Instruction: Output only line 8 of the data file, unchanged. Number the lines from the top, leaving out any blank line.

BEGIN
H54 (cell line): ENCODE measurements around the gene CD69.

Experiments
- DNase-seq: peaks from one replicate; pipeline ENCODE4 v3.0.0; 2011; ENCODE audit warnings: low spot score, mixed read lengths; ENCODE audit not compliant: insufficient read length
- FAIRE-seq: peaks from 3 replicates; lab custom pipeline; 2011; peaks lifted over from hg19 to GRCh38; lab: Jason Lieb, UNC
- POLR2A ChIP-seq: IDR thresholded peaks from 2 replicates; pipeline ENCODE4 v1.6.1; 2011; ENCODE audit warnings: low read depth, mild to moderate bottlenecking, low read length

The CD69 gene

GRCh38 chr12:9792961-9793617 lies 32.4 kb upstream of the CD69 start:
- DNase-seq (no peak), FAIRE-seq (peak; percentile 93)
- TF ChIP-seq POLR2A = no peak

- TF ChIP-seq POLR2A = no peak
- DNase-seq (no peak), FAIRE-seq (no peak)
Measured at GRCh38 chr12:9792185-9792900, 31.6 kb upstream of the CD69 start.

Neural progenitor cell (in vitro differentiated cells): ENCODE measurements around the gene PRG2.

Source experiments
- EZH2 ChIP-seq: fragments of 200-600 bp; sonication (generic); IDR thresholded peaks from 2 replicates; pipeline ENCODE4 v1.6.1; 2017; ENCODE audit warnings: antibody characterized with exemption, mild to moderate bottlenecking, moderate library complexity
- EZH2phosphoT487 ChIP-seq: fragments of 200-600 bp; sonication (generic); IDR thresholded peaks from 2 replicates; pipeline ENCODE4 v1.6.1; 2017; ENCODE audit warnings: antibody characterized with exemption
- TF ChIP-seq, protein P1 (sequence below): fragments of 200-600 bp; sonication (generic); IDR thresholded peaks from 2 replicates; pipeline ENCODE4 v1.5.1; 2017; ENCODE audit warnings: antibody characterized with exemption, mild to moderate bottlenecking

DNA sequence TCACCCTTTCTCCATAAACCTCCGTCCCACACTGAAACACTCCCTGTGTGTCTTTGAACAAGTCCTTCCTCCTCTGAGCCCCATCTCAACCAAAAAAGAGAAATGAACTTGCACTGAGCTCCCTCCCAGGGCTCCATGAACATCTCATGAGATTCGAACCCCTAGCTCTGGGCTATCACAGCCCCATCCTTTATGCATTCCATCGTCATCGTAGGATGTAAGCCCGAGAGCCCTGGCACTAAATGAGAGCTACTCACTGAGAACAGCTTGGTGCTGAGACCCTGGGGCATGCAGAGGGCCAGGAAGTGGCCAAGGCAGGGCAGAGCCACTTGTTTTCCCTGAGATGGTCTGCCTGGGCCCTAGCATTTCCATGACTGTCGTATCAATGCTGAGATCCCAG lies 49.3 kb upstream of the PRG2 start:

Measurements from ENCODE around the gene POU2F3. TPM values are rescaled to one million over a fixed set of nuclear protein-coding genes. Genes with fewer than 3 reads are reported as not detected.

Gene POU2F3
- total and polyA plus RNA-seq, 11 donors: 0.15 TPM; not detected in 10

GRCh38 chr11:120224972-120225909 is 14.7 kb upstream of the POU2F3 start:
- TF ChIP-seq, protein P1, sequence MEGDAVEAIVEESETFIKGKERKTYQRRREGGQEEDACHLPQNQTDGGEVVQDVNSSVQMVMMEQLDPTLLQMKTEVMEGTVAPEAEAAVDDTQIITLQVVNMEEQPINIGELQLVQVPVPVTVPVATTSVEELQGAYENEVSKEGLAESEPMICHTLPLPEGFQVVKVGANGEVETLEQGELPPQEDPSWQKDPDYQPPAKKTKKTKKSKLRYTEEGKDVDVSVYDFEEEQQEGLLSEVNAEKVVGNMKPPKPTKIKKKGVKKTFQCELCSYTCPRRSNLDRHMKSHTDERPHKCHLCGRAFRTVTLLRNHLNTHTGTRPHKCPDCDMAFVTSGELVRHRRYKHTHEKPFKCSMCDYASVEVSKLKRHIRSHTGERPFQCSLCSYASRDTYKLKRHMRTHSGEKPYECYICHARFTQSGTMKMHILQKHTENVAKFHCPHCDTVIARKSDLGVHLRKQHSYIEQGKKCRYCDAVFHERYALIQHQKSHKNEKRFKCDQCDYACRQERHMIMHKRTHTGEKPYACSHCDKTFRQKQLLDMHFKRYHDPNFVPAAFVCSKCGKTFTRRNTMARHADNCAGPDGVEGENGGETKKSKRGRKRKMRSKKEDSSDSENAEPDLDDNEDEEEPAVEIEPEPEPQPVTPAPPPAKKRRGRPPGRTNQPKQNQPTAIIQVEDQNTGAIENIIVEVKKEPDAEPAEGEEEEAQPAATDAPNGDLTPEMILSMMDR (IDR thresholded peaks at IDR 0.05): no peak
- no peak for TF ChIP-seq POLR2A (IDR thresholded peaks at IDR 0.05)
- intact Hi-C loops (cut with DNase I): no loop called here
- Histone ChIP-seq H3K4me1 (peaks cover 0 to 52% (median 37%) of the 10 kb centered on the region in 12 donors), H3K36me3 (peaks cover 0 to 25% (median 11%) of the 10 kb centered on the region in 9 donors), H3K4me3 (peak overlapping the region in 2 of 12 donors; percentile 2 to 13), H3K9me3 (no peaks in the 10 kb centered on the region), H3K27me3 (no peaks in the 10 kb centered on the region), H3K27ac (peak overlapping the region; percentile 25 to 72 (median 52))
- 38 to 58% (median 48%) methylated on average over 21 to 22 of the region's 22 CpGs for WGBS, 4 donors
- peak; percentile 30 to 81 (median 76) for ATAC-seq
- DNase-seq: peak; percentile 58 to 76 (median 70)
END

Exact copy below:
- DNase-seq (no peak), FAIRE-seq (peak; percentile 93)